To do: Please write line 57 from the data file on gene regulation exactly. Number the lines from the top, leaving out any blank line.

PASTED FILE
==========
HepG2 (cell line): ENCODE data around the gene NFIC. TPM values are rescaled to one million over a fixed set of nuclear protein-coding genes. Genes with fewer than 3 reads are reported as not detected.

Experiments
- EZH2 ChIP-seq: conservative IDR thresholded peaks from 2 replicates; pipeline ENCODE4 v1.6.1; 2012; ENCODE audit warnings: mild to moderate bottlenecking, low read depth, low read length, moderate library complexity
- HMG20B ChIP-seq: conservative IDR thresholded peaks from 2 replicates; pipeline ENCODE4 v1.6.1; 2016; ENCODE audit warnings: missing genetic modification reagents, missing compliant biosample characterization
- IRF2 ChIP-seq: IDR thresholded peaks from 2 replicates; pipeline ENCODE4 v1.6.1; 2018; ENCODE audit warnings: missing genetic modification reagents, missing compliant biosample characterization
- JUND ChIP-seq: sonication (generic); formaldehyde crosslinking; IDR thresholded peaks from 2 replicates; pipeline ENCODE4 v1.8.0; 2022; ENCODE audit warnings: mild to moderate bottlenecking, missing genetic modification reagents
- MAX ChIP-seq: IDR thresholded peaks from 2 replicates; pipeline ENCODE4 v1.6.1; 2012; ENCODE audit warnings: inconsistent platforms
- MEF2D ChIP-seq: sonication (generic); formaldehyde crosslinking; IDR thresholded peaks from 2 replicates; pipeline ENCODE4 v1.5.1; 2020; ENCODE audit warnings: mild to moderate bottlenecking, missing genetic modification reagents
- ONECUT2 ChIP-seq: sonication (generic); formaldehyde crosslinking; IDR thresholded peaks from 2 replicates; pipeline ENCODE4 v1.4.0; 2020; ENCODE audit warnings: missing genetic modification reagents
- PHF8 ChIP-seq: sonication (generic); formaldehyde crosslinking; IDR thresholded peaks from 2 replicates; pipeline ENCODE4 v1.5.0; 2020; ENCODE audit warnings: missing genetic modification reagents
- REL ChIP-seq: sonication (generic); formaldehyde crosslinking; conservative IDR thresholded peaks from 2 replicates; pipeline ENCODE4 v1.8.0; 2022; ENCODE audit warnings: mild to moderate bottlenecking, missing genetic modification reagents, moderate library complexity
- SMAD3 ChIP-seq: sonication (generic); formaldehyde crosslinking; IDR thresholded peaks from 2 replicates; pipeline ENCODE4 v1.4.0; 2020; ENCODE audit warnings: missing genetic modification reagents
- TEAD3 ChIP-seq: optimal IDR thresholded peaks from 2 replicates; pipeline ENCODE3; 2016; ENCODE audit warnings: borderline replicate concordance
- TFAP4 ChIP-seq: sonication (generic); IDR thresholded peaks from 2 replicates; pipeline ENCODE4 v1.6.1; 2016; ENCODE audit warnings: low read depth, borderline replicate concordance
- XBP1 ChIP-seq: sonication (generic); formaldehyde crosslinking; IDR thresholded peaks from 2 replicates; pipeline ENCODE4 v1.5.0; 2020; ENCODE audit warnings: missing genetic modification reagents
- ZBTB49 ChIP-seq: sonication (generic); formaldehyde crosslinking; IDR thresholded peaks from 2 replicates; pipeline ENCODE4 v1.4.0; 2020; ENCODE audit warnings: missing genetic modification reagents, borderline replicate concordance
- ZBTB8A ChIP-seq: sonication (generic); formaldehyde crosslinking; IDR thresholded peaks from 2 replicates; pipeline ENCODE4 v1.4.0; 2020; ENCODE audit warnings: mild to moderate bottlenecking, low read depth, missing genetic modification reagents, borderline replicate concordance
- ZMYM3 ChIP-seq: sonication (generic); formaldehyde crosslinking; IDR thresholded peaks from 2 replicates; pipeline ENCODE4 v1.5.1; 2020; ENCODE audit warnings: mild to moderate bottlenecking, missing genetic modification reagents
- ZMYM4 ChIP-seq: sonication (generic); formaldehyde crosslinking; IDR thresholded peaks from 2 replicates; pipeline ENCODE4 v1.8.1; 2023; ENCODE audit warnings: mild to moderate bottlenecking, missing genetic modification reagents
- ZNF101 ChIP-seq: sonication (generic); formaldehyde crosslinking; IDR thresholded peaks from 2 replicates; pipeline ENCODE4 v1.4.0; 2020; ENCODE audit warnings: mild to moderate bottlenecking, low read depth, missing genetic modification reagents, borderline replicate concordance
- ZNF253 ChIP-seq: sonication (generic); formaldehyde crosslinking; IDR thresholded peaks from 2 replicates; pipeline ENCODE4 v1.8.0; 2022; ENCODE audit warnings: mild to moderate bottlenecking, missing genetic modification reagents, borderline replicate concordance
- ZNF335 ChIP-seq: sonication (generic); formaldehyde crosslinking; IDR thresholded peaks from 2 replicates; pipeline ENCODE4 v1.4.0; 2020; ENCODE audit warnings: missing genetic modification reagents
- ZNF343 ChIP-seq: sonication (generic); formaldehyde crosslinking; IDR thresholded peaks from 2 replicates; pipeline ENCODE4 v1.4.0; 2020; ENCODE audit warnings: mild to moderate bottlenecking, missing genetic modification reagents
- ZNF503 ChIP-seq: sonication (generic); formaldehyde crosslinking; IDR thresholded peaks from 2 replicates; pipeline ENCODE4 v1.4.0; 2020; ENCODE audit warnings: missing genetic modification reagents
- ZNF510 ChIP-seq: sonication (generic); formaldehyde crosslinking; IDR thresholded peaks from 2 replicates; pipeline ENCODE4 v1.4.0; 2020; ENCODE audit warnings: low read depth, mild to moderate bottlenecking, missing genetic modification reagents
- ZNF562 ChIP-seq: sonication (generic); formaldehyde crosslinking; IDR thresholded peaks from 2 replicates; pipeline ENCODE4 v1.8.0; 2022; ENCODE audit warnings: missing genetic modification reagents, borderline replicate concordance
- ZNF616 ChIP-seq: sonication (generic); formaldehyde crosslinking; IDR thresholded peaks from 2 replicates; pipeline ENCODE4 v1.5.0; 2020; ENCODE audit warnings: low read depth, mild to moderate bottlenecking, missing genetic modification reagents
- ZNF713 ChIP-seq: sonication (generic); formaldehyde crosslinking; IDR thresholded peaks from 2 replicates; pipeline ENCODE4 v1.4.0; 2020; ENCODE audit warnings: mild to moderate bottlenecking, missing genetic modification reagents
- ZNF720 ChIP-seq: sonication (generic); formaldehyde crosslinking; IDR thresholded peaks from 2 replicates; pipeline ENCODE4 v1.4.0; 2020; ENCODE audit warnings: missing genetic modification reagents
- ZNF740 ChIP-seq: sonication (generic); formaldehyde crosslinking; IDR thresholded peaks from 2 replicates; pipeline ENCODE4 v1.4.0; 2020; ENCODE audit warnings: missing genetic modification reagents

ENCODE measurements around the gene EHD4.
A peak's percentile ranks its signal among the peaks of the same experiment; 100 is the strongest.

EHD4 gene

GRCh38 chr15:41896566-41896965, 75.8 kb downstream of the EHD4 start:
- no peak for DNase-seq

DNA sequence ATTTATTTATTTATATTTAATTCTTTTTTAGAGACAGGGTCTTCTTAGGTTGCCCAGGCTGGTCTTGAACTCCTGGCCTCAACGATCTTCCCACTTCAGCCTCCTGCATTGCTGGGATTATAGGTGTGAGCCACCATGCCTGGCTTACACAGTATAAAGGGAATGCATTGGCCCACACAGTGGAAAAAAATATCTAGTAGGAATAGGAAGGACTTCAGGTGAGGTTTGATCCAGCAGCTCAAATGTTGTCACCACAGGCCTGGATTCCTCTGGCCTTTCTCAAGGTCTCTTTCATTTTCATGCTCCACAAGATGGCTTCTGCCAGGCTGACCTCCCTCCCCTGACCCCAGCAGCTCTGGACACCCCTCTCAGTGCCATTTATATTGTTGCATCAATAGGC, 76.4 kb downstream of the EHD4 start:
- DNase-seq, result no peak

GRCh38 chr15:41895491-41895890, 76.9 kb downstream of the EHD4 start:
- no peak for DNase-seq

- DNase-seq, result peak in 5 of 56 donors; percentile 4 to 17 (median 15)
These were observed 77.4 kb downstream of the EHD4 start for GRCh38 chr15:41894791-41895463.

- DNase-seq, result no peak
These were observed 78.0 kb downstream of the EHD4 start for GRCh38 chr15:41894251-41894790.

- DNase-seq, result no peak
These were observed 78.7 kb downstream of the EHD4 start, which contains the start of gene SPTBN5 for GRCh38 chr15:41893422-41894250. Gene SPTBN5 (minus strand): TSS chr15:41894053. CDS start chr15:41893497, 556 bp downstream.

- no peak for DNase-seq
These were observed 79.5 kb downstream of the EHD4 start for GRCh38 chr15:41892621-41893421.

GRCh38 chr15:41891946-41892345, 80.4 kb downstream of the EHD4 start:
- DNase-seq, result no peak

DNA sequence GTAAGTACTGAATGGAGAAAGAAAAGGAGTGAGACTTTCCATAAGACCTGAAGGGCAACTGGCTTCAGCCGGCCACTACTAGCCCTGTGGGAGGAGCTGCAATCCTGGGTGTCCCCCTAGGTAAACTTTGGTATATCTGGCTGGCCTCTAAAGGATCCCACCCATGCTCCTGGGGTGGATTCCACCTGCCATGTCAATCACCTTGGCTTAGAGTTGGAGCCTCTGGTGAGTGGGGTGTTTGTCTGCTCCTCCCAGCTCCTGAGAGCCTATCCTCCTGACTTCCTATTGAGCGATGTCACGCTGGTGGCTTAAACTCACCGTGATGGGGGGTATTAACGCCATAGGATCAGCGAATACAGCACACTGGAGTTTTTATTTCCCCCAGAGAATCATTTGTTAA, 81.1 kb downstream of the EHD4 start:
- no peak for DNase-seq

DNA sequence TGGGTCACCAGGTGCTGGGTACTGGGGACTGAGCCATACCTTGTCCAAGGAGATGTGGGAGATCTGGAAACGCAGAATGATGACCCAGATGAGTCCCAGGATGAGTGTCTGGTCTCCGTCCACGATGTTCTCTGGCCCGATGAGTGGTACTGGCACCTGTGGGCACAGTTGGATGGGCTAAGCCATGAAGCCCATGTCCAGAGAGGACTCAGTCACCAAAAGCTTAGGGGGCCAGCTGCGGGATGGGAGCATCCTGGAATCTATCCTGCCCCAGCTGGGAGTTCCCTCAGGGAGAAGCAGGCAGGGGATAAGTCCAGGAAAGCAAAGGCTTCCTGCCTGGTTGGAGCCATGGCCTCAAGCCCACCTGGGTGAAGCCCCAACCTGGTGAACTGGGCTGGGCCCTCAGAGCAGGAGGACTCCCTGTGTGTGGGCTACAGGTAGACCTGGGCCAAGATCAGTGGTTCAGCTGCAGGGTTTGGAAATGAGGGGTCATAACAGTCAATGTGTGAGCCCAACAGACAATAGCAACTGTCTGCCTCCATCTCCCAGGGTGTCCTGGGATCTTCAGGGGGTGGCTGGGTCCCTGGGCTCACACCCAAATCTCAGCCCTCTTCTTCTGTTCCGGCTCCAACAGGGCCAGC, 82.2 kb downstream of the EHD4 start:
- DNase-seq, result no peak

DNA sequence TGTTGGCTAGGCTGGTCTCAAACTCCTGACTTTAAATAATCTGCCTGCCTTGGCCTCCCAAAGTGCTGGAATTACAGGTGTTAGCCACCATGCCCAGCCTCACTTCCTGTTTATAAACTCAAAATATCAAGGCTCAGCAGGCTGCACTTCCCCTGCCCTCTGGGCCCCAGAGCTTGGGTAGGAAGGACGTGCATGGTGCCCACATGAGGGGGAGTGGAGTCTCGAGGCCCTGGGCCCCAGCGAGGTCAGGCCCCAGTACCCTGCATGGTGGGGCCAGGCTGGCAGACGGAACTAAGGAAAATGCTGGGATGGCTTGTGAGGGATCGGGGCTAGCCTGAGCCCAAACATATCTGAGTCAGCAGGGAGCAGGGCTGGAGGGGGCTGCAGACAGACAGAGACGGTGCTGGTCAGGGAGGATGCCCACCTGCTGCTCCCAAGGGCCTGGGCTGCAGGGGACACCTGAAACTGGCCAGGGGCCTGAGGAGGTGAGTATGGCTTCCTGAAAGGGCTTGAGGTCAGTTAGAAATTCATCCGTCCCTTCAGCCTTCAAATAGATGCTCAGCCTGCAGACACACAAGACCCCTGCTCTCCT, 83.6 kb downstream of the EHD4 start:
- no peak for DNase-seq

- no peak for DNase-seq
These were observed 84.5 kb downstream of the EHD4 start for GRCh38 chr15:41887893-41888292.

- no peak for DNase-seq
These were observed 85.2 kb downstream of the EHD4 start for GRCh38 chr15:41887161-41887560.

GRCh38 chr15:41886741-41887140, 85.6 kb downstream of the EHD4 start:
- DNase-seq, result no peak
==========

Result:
These were observed 84.5 kb downstream of the EHD4 start for GRCh38 chr15:41887893-41888292.